December 5, 2013 2:24 pm
Google Glass may only be available right now for a handful of folks, but that hasn’t stopped the accessory submarket from heating up.
Some of the accessories are taking the “Hello Kitty charm” route by having a little fun with this new face tech. Others are trying to solve some issues identified by the group of 10,000 or so Explorers out there today.
Riding the line between the two is GlassKap, a collection of 3D printed covers for Google Glass’ display. Glasskap is the brainchild of Baltimore Explorer and Maker, Todd Blatt. His Glass covers aren’t just for show, either: GlassKap attempts to solve one of the most talked about issues with Glass, privacy.
Blatt’s GlassKap Lenscover can be snapped on to Glass to block the camera, providing a visual cue to those around you that you are not recording. Contrarily, the GlassKap OnAir sign cover is a cheeky, “Yep, I’m recording you, so what?” way of letting people know that they are being filmed.
Blatt’s GlassKap collection also include a screen protector, a pencil holder and my personal favourite: the targeting scope. All of the items can be purchased on Shapeways (despite the Kickstarter mention in this video) from $9.99 to $14.99.
San Francisco Explorer, David Lee, of GPOP, wants to give Glass a little extra flare. GPOP’s Google Glass skins use the touch pad and battery area on the right arm of Glass as an opportunity for personalization.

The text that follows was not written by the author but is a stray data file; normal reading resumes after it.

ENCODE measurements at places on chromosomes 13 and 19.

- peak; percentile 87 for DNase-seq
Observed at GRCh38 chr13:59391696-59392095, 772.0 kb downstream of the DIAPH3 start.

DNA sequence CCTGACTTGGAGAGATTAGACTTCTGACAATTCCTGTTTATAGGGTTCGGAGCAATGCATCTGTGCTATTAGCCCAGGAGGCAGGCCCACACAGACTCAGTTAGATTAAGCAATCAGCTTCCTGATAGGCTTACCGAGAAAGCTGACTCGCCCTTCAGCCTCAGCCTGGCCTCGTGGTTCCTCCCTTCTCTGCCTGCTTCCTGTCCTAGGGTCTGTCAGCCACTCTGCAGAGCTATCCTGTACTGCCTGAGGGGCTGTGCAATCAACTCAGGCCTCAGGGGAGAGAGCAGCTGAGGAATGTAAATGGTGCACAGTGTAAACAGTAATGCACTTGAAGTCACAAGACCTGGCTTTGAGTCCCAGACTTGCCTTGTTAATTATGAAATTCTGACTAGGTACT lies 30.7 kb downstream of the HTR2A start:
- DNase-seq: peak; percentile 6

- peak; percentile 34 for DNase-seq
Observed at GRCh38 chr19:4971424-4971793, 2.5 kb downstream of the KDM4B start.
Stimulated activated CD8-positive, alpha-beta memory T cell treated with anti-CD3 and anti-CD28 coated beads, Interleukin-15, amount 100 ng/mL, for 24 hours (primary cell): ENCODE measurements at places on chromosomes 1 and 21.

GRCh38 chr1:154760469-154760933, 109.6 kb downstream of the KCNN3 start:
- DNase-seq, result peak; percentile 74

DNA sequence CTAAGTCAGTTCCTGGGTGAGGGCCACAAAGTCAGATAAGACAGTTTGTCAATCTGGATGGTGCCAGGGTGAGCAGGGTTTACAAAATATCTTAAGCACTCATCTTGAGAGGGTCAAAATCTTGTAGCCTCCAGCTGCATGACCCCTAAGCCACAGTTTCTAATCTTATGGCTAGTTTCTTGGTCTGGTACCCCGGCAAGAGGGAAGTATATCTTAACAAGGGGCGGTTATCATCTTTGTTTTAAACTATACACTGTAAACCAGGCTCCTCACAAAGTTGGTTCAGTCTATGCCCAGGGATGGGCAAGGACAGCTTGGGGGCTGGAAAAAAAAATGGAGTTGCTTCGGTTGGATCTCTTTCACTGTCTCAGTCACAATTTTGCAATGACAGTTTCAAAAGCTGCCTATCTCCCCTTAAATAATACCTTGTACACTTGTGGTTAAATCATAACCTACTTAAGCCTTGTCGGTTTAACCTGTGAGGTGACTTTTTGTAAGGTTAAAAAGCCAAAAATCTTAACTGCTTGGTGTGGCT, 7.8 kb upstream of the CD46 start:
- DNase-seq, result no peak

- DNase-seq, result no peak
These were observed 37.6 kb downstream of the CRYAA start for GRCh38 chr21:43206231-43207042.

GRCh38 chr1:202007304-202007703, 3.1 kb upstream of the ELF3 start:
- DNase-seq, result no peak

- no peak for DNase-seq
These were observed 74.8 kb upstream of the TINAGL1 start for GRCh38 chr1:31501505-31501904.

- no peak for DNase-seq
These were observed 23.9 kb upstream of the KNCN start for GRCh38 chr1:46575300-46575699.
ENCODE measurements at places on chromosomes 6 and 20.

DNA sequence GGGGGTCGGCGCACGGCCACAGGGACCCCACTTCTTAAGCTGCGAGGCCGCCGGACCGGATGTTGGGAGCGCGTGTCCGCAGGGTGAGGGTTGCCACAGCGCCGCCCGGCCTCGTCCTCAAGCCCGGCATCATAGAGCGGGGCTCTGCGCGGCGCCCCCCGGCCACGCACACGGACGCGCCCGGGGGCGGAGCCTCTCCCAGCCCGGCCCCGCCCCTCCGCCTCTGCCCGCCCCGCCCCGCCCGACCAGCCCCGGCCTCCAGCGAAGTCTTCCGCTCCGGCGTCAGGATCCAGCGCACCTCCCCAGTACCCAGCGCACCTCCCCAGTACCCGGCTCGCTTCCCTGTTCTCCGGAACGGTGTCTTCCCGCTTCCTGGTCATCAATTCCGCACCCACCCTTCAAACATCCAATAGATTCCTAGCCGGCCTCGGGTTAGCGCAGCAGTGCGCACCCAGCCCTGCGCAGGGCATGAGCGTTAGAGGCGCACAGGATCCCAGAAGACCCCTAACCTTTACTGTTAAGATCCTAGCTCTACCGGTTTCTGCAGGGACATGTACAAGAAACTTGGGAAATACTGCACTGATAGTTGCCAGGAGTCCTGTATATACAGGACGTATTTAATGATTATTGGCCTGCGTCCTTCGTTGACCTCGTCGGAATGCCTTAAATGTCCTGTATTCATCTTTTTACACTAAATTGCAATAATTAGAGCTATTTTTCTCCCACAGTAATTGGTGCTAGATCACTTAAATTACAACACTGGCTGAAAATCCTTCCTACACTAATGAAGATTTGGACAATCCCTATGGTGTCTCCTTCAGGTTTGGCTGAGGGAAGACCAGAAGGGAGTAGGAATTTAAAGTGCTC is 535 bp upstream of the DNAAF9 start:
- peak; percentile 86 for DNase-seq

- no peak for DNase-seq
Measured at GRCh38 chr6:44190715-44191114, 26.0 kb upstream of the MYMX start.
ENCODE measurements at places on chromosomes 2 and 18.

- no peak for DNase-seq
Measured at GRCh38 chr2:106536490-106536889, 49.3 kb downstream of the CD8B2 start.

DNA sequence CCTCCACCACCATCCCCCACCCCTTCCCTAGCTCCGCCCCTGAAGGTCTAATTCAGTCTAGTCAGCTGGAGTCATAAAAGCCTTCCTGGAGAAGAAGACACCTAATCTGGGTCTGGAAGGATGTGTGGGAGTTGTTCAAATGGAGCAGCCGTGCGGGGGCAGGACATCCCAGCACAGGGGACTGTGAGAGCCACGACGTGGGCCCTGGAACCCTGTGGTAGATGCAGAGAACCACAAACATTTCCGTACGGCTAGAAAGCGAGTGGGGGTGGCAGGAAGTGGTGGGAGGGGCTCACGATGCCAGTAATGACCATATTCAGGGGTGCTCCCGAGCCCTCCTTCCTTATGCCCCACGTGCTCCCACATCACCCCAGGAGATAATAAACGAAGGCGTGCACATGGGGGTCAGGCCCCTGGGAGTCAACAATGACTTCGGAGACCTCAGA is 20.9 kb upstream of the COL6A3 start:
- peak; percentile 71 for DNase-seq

“While proving to be a great product so far, the aesthetic design of Glass has been criticized,” Lee explains on his website. “Through interviews and focus groups of multiple street fashionistas in popular San Francisco hangouts, we here at GPOP have validated the criticism – it’s an odd looking device. These are the main reasons I created GPOP”.
Lee currently has over 50 skins to choose from ranging from camo patterns to familiar arcade game characters like Pac Man and Contra. All skins are $9.99.
Both GPOP and GlassKap point out one huge flaw for most of the wearable tech on the market: a serious lack of cool. Unlike smartphones that can be put in our pocket or our purse, Glass and other smart glasses, smartwatches and even activity trackers are worn, putting them on display to everyone around us. This makes these devices as much fashion as they are tech (hence the “wearable” in wearable tech).
Google tried to push the Glass fashion agenda. When they first launched, Google worked hard to integrate Glass into Fashion Week, and even got some fashion heavyweights like Diane von Furstenberg to help out. But despite their attempts, Glass has consistently been under fire for looking ridiculous instead of futuristic.
It is well known that Google is now working with companies like Ray-Ban and Warby Parker to give Glass a much needed makeover. Personally, I think tech companies that partner with fashion houses and brands are going to be the ones that get it right. Until then, though, Explorers have the option to either highlight or hide Glass’s dorkiness with skins and covers.